Day one of the Coachella Valley Music and Arts Festival -- a three-day music gathering held on some 80 acres of lush green polo fields in Indo, California – opened with a surprise. Bad weather.
Normally, temperatures above 100 degrees are commonplace, a perfect climate for men and women alike to display their carefully selected fashion statements, and even more bare skin. The wind, sporadic rain and cool temperatures changed all of this, Friday, forcing many attendees to begrudgingly cover up their day-one fashion statements with festival-bought hoodies and ponchos.
But for me, Coachella is about the music. Day one featured more than 50 acts across five main stages. (Here are the bands that performed on Friday, followed by the best, worst and some ruminations: The Black Keys, Swedish House Mafia, Pulp, Refused, Arctic Monkeys, Mazzy Star, Afrojack, Explosions in the Sky, M83, Amon Tobin, Cat Power, Madness, Jimmy Cliff & Tim Armstrong, GIRLS, The Rapture, Madeon, M. Ward, The Horrors, Frank Ocean, Horrors, James Alesso, Sebastien, Yuck, Neon Indian, Dawes, Black Angels, Deathgrips, Wu Lyf, Breakbot, Atari Teenage Riot, Feed Me, Givers, Other Lives, Band of Skulls, R3hab, Wolfgang, Midnight Beast, EMA, Ximena Sarinana, Kendrick Lamar, The Dear Hunter, Honeyhoney, Hello Seahorse!, Sheepdogs, LA Riots.)
One of the five festival tents, the Sahara, hosts nothing but DJs and electronic artists. It's where “the kids” go to act out incorrigible acts of youth and awkward sexual energy. Minute for minute, it's also the most entertaining tent at the entire festival. Without a band of gyrating guitar players to entertain the audiences, Friday's DJs turned to frenetic mixes and stunning light shows. France's SebastiAn's decidedly nationalistic show evoked the electro house sounds of Justice and Modeselektor. Dutch producer and DJ Afrojack did not disappoint, either.
Up and coming hip hop West Coast Kendrick Lamar performed the main stage to a modest crowd. It's hard for hip hop to translate well live on big stages without a backing band.
Mexico's Ximena Sarinana performed a refreshing blend of electronica, folk and pop. Although her vocal left me wanting, it was nice to see so many Mexican flags in the audience.
Gary Clark Jr. sounds more like the Black Keys than the Black Keys, which means every song didn't sound like a car commercial.
Jimmy Cliff, backed by the masterful Tim Armstrong band, attempted to bring a little sunsplash to the festival. He played many of his greats, “The Bigger They Come” and “Many Rivers to Cross,” but admittedly, listening the 60-something Cliff sing “It's gonna be a bright sunshiny day” while being pelted by dust and rain was a bit much.
Arctic Monkeys showed that they deserve top billing. The rockers music is wonderfully loud and arranged and I'm willing to bet that despite their success, they still beat up mods on the weekends. Extra points for lead singer Alex Turner coming into the beer gardens to hang out with the normals, even if Misha Barton was towing him around by the hand like a puppy.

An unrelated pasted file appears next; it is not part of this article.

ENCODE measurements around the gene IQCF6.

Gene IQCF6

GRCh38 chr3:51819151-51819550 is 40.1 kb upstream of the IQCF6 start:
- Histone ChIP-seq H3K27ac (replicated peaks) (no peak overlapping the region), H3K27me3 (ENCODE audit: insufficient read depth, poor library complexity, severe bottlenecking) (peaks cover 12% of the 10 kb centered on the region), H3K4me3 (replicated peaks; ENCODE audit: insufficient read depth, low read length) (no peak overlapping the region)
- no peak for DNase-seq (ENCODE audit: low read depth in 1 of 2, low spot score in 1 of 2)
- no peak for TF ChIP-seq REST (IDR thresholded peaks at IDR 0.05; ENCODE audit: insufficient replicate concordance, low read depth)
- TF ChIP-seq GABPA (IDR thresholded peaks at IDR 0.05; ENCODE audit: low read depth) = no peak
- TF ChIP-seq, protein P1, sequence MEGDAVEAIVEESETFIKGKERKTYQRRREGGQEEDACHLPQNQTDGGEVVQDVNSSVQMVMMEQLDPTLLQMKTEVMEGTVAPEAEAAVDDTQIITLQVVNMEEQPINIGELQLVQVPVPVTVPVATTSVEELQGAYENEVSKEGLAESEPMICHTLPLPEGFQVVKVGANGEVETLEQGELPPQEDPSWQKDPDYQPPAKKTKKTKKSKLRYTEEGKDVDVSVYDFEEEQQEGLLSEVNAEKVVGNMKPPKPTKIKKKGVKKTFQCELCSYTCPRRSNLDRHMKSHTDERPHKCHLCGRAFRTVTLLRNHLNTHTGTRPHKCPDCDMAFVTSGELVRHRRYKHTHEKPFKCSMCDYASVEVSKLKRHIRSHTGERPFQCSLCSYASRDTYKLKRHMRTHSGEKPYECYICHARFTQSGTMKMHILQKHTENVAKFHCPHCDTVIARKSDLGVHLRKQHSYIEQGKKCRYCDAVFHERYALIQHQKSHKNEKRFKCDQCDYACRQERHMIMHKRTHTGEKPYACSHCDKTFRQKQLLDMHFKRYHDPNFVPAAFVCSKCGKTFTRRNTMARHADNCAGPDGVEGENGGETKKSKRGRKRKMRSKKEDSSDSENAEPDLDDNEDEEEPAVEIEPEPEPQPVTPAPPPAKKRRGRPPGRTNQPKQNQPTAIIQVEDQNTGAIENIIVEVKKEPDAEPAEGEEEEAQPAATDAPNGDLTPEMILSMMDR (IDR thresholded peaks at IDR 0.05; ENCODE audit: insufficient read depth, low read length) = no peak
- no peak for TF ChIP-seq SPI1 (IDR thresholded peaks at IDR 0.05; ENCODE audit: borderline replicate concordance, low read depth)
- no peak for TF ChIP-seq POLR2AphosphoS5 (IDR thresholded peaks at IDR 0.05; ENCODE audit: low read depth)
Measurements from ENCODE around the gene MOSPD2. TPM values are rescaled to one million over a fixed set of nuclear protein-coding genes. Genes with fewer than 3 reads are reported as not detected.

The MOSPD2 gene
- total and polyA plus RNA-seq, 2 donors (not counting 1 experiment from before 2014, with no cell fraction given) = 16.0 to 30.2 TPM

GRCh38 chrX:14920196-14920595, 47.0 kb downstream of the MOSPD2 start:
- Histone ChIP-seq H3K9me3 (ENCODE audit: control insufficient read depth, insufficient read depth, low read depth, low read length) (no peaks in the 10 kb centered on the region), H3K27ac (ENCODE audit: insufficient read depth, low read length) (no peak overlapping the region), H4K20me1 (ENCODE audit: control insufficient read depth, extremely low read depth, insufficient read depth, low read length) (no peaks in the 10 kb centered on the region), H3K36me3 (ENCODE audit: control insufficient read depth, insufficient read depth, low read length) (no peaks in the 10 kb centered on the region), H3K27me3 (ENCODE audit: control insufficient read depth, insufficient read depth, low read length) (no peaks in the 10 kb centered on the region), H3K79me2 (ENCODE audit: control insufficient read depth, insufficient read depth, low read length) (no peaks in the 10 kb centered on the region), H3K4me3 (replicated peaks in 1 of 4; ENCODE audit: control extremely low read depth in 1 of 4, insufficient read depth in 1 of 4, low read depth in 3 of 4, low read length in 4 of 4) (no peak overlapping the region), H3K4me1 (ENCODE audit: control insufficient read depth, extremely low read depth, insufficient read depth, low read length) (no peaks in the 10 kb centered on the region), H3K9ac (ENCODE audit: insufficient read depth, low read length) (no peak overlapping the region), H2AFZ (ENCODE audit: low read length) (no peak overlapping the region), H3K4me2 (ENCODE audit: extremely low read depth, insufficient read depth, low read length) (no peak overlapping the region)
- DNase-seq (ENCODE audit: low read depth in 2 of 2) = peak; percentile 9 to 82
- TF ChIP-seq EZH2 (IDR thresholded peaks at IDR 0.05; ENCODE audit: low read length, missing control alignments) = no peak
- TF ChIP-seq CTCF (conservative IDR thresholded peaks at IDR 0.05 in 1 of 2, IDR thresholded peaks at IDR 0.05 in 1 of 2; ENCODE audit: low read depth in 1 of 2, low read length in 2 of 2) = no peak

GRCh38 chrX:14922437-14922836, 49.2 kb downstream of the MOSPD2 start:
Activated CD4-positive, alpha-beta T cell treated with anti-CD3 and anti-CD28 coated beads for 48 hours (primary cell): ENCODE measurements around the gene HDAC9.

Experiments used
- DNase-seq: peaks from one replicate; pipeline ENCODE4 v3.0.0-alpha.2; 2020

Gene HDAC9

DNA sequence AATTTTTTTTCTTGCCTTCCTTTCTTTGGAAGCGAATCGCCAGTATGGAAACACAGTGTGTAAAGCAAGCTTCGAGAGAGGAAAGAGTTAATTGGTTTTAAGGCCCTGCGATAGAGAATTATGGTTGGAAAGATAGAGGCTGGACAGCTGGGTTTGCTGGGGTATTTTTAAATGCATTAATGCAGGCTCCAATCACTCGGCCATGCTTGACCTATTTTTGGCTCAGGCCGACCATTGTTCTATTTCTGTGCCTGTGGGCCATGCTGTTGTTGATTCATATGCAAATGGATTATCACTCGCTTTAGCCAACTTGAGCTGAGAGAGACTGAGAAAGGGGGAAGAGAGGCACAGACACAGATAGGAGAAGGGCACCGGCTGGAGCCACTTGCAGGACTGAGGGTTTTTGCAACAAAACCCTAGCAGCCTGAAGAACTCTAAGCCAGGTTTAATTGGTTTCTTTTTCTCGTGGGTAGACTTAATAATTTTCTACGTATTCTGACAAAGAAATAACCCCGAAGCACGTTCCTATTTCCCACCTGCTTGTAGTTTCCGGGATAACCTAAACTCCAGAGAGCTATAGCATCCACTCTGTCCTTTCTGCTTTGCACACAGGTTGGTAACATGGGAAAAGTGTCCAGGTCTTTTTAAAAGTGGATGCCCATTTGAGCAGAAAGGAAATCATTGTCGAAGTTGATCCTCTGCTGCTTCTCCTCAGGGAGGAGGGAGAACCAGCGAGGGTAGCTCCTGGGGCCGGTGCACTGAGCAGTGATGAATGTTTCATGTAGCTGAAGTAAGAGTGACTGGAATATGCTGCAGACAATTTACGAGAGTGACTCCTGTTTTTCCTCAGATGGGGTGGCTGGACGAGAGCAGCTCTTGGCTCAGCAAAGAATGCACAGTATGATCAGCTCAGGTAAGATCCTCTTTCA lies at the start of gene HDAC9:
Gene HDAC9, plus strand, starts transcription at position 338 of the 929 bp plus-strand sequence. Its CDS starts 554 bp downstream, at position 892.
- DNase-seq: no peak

Pulp followed with all of their melodrama, avant-rock theatrics and...well, I left this show pretty early to catch Frank Ocean, a rising R&B sensation, with a great new video. I was glad to see him perform, not because he was great, but because he had a fake band. You know, a drummer, guitarist, bass player, but he still sings mostly to prearranged beats. Ocean had a near meltdown on stage when the band kept miscuing the backing tracks, eventually berating the techs and telling thousands of spectators, “Here I am trying to be all professional and shit!” Touche.
Brooklyn's Neon Indian and its densely layered electro-pop was a highlight of the day. The band's music, evocative of Tears for Fears and the like, doesn't translate as well on their albums as it did on the Outdoor Stage.
Mazzy Star was fun for about two songs, but admittedly, this shoegazing music wasn't my scene during the 80s and 90s. I was impressed though, by how lightly the guitarists seemed to strum the guitars and still get sound, much less distortion!
Explosions in the Sky are amazing. I've seen them many times, so I missed this set in order to watch M83. The electronic band seamlessly blends pop sensibility, live performance and electronic pulse.
I was pleasantly surprised by Refused, a Swedish metal band reuniting after 14 years that evoked the revolution metal-rock-rap hybrid of late 90s acts like Rage Against the Machine. I admit, I knew nothing of them before this show. I will be going through their musical catalogue when I get home.
Swedish House Mafia drew most of the crowd to the main stage, however, this type of electronic house music starts to sound the same to me after about three songs. Still, witnessing tens of thousands gathered to dance insanely around three guys staring at their computers is truly a postmodern phenomenon.
The best show of evening was Amon Tobin's ISAM Live, an international tour and traveling art installation that combines Tobin's dense, interpretive hip hop beats with a stunning light show. But don't take my word for it. Watch the video below. On to Saturday:
Radiohead, Bon Iver, The Shins, David Guetta, Noel Gallagher's High Flying Birds, Kaskade, Miike Snow, Jeff Mangum, Sebastian Ingrosso, Andrew Bird, Feist, Firehose, Godspeed You! Black Emperor, St. Vincent, Martin Solveig, Subfocus, Sbtrkt, Flying Lotus, Manchester Orchestra, Kasabian, AWOL Nation, Azealia Banks, Squeeze, A$AP Rocky, Buzzcocks, Kaiser Chiefs, Destroyer, The Head and the Heart, Laura Marling, Tuneyards, Grace Potter and the Nocturnals, Black Lips, The Big Pink, Childish Gambino, The Vaccines, Zed's Dead, Grouplove, Jacques Lu Cont, We Were Promised, Jetpacks, Gary Clark Jr., Borgore, Dragonette, We Are Augustines, Mt. Eden, Destructo, Suedehead, Keep Shelley in Athens, Pure Filth Sound